But first, let's consider the importance of dark matter that has been found to be so essential in enabling the initial collapse from the initially very smooth gas from the big bang. If dark matter were not present, there apparently has not been enough time for the normal, baryonic matter, to begin to clump together. Dark matter did not face the same constraints, to be reviewed in the next section, and was able to clump together gravitationally very early on after the big bang. This can most easily be seen by looking at various simulation models, such as the Millennium Simulation, shown below.
|Millennium simulation shows impact of dark matter on galaxy formation (Source: Boylan-Kolchin, et al, 0903.3041v2)|
Ok, so dark matter makes the transition from a uniformly distributed collection of hot gas into gravity dominated regions where normal baryonic matter can also begin to collapse. So what other conditions are present that get in the way of the collapse of baryons?
The figure from the "Introduction to Galaxies and Cosmology" textbook identifies one of the first barriers to collapse. Until the time of recombination, usually stated as about 380,000 years after the big bang, the radiation pressure was so high that protons and electrons could not remain bound to each other. Only after the universe had cooled enough that stable hydrogen atoms could exist was it possible for gravity to start to win out over radiation. The figure below shows that dark matter, here identified as WIMPs, started to collapse before recombination, but that the normal matter could only begin to collapse after recombination. You can see that at the time of recombination, the dark matter was already seeing 100 times more variation in density than was normal matter.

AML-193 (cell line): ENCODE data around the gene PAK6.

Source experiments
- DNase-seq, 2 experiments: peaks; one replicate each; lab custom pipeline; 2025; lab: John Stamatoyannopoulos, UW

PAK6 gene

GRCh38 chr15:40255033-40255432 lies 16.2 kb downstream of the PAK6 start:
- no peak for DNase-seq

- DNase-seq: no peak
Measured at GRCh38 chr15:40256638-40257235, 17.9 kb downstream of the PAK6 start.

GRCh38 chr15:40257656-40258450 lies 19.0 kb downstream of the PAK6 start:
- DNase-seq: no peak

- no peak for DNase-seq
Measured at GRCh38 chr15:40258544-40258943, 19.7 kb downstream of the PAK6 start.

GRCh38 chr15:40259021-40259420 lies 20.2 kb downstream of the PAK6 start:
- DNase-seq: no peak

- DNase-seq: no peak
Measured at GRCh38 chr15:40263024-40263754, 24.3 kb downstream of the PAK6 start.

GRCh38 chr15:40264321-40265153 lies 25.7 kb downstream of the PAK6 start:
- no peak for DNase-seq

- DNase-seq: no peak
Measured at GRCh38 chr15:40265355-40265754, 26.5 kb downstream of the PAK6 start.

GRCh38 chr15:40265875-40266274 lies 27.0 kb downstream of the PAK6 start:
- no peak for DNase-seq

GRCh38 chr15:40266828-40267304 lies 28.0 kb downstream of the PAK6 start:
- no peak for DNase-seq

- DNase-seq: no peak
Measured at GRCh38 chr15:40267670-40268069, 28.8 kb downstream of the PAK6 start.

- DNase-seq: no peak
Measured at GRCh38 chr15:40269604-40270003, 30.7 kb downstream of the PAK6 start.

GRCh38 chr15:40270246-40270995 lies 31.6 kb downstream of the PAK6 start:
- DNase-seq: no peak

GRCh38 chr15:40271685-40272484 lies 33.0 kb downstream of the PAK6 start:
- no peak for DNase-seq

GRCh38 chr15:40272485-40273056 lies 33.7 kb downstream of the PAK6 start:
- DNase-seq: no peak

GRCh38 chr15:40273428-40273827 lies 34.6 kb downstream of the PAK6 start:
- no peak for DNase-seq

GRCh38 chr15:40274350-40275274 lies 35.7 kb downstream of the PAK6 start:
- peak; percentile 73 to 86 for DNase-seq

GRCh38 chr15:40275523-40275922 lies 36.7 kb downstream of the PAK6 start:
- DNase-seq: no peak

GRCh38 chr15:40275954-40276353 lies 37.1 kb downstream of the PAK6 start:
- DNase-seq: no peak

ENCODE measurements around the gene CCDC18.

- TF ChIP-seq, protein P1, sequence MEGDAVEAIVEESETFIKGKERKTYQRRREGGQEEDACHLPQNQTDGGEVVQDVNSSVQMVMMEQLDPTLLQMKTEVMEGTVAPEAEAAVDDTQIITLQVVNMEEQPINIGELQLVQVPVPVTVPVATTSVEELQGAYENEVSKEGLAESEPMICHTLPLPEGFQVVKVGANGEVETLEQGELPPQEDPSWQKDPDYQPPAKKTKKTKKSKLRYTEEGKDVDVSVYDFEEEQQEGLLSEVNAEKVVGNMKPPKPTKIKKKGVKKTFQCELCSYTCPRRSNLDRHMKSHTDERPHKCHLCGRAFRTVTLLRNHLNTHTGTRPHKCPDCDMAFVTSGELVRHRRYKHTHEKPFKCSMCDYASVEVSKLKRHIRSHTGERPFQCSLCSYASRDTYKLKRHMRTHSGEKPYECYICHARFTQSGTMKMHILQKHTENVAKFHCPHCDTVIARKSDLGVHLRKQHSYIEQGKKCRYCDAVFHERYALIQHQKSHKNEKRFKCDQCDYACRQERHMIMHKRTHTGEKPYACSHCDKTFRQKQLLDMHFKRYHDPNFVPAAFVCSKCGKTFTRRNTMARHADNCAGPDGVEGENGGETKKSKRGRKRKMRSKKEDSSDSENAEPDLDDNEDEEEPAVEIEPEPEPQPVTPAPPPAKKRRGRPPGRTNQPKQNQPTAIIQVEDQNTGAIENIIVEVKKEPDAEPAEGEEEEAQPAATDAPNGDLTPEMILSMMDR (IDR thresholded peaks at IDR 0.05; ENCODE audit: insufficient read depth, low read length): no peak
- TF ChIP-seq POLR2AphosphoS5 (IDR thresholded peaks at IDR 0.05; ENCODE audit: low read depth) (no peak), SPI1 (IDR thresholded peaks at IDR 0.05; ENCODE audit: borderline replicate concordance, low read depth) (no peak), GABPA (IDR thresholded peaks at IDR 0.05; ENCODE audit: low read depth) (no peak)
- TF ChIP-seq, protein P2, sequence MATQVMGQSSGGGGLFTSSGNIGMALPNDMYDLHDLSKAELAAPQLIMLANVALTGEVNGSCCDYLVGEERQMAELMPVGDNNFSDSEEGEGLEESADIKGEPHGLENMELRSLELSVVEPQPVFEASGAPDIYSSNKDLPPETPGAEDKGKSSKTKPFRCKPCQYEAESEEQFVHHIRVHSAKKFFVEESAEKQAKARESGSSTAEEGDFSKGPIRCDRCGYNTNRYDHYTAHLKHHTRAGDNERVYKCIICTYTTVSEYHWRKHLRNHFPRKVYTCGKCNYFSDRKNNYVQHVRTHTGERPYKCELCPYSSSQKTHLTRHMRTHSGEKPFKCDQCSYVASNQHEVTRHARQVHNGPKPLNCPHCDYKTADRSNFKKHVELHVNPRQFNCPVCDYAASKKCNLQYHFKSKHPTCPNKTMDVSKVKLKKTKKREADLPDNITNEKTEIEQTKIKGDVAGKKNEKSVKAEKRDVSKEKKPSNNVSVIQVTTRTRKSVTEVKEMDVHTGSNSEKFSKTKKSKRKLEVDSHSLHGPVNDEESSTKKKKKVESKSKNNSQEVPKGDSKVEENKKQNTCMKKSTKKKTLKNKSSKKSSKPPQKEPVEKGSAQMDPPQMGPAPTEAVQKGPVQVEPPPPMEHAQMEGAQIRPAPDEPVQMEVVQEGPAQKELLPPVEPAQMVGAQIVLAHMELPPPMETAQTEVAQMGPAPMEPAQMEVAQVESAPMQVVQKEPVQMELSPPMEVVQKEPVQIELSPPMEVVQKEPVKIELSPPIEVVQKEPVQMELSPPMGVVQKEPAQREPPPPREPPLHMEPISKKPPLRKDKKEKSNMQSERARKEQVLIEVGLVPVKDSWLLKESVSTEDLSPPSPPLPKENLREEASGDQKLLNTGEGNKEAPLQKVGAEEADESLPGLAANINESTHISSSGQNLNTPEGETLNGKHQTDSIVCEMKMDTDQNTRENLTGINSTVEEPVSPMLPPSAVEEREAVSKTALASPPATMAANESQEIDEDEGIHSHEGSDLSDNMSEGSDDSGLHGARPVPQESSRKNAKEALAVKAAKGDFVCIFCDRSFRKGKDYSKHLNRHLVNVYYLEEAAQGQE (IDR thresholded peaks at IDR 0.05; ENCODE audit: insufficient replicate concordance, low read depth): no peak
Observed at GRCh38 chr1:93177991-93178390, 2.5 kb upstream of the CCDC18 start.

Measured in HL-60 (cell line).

|Why dark matter clouds can collapse before baryon clouds (Source: "An Introduction to Galaxies and Cosmology")|
Another key constraint is the temperature of the collapsing cloud. Too high of temperature and the resulting kinetic motion of the atoms can counter the attractive force of gravity. The relationship between the gas temperature and the mass of the gas cloud at which collapse is possible is termed Jeans mass law. If the actual mass of the gas cloud is not greater than the Jeans mass, the cloud cannot collapse until conditions change so that the cloud either gains more mass or losses more energy and cools off.
|Gas clouds can collapse when Jeans mass conditions are met (Source: "An Introduction to Galaxies and Cosmology")|
Finally, even though we have skipped a lot of details, it is interesting to look at the progression from collapse of molecular clouds to the merger and collapse of entire galaxies. As gravity continues to form more stars and galaxies, it also drives the evolution and merger of galaxies themselves. The "merger tree" below shows the possible history of one large elliptical galaxy. Each of these stages along this merger journey are more complicated than briefly noted here.
Until next time,
Resident Astronomer George